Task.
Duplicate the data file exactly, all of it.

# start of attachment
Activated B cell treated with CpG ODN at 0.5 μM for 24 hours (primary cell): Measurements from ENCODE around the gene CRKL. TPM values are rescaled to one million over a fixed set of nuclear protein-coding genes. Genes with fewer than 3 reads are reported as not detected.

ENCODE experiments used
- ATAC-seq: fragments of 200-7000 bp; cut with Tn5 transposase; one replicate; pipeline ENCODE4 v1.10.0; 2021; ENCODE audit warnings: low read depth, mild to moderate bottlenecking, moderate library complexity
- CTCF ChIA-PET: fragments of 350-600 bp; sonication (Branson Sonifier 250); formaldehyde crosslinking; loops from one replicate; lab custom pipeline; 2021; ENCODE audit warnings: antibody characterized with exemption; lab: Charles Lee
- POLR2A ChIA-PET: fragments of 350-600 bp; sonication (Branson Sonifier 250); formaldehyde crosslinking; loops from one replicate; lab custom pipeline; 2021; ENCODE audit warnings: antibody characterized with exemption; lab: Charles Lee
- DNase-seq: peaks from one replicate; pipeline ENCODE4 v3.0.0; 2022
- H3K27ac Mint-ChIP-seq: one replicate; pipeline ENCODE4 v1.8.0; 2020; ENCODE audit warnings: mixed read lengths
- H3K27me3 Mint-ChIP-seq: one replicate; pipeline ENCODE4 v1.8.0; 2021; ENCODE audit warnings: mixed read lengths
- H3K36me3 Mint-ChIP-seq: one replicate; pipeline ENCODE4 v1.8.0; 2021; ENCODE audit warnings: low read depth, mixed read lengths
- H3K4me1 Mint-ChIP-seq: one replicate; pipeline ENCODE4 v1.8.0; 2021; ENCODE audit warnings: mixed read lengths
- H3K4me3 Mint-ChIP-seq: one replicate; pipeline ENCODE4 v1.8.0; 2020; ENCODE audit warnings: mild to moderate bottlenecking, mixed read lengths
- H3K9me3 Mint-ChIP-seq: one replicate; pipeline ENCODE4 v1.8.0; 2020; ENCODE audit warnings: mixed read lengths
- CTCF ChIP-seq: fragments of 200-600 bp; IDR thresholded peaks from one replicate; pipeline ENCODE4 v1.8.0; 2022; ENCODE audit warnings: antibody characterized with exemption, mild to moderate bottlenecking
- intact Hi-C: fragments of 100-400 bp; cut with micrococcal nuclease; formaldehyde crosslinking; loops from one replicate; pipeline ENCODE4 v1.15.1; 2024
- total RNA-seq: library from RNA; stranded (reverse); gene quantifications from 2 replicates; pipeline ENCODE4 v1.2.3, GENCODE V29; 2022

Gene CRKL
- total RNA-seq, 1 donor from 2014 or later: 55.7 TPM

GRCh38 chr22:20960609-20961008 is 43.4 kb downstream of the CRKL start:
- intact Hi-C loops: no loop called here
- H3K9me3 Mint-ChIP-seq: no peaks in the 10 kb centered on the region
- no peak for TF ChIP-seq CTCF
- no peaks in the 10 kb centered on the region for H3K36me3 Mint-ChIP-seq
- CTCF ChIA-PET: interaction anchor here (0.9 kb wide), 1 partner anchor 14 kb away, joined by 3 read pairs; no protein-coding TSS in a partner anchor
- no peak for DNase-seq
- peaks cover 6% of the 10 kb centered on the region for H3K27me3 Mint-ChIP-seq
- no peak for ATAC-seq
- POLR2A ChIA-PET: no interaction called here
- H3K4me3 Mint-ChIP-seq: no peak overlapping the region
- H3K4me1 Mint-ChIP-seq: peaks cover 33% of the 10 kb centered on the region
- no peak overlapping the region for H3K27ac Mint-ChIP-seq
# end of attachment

Activated B cell treated with CpG ODN at 0.5 μM for 24 hours (primary cell): Measurements from ENCODE around the gene CRKL. TPM values are rescaled to one million over a fixed set of nuclear protein-coding genes. Genes with fewer than 3 reads are reported as not detected.

ENCODE experiments used
- ATAC-seq: fragments of 200-7000 bp; cut with Tn5 transposase; one replicate; pipeline ENCODE4 v1.10.0; 2021; ENCODE audit warnings: low read depth, mild to moderate bottlenecking, moderate library complexity
- CTCF ChIA-PET: fragments of 350-600 bp; sonication (Branson Sonifier 250); formaldehyde crosslinking; loops from one replicate; lab custom pipeline; 2021; ENCODE audit warnings: antibody characterized with exemption; lab: Charles Lee
- POLR2A ChIA-PET: fragments of 350-600 bp; sonication (Branson Sonifier 250); formaldehyde crosslinking; loops from one replicate; lab custom pipeline; 2021; ENCODE audit warnings: antibody characterized with exemption; lab: Charles Lee
- DNase-seq: peaks from one replicate; pipeline ENCODE4 v3.0.0; 2022
- H3K27ac Mint-ChIP-seq: one replicate; pipeline ENCODE4 v1.8.0; 2020; ENCODE audit warnings: mixed read lengths
- H3K27me3 Mint-ChIP-seq: one replicate; pipeline ENCODE4 v1.8.0; 2021; ENCODE audit warnings: mixed read lengths
- H3K36me3 Mint-ChIP-seq: one replicate; pipeline ENCODE4 v1.8.0; 2021; ENCODE audit warnings: low read depth, mixed read lengths
- H3K4me1 Mint-ChIP-seq: one replicate; pipeline ENCODE4 v1.8.0; 2021; ENCODE audit warnings: mixed read lengths
- H3K4me3 Mint-ChIP-seq: one replicate; pipeline ENCODE4 v1.8.0; 2020; ENCODE audit warnings: mild to moderate bottlenecking, mixed read lengths
- H3K9me3 Mint-ChIP-seq: one replicate; pipeline ENCODE4 v1.8.0; 2020; ENCODE audit warnings: mixed read lengths
- CTCF ChIP-seq: fragments of 200-600 bp; IDR thresholded peaks from one replicate; pipeline ENCODE4 v1.8.0; 2022; ENCODE audit warnings: antibody characterized with exemption, mild to moderate bottlenecking
- intact Hi-C: fragments of 100-400 bp; cut with micrococcal nuclease; formaldehyde crosslinking; loops from one replicate; pipeline ENCODE4 v1.15.1; 2024
- total RNA-seq: library from RNA; stranded (reverse); gene quantifications from 2 replicates; pipeline ENCODE4 v1.2.3, GENCODE V29; 2022

Gene CRKL
- total RNA-seq, 1 donor from 2014 or later: 55.7 TPM

GRCh38 chr22:20960609-20961008 is 43.4 kb downstream of the CRKL start:
- intact Hi-C loops: no loop called here
- H3K9me3 Mint-ChIP-seq: no peaks in the 10 kb centered on the region
- no peak for TF ChIP-seq CTCF
- no peaks in the 10 kb centered on the region for H3K36me3 Mint-ChIP-seq
- CTCF ChIA-PET: interaction anchor here (0.9 kb wide), 1 partner anchor 14 kb away, joined by 3 read pairs; no protein-coding TSS in a partner anchor
- no peak for DNase-seq
- peaks cover 6% of the 10 kb centered on the region for H3K27me3 Mint-ChIP-seq
- no peak for ATAC-seq
- POLR2A ChIA-PET: no interaction called here
- H3K4me3 Mint-ChIP-seq: no peak overlapping the region
- H3K4me1 Mint-ChIP-seq: peaks cover 33% of the 10 kb centered on the region
- no peak overlapping the region for H3K27ac Mint-ChIP-seq